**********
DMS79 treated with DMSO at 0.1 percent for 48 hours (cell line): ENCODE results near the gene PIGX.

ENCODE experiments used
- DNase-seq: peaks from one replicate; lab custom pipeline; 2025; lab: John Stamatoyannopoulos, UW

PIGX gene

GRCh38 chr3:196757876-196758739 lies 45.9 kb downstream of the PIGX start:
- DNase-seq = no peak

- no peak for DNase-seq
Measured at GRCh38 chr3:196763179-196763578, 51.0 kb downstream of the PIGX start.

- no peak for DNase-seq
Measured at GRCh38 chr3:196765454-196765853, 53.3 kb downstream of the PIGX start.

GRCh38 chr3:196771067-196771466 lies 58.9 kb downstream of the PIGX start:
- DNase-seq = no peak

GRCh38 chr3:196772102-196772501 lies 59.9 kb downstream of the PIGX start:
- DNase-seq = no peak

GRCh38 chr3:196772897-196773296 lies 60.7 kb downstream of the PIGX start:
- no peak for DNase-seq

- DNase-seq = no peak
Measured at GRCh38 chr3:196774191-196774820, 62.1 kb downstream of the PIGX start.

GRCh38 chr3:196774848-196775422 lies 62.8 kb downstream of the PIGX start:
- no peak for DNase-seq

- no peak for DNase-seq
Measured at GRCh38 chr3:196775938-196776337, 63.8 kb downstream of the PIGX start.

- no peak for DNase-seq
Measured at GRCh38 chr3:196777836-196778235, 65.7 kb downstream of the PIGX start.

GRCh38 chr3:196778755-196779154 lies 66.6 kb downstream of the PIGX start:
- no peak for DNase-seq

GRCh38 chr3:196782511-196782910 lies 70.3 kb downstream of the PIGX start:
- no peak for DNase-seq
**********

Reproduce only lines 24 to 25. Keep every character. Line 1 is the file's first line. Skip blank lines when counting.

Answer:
Measured at GRCh38 chr3:196777836-196778235, 65.7 kb downstream of the PIGX start.

GRCh38 chr3:196778755-196779154 lies 66.6 kb downstream of the PIGX start: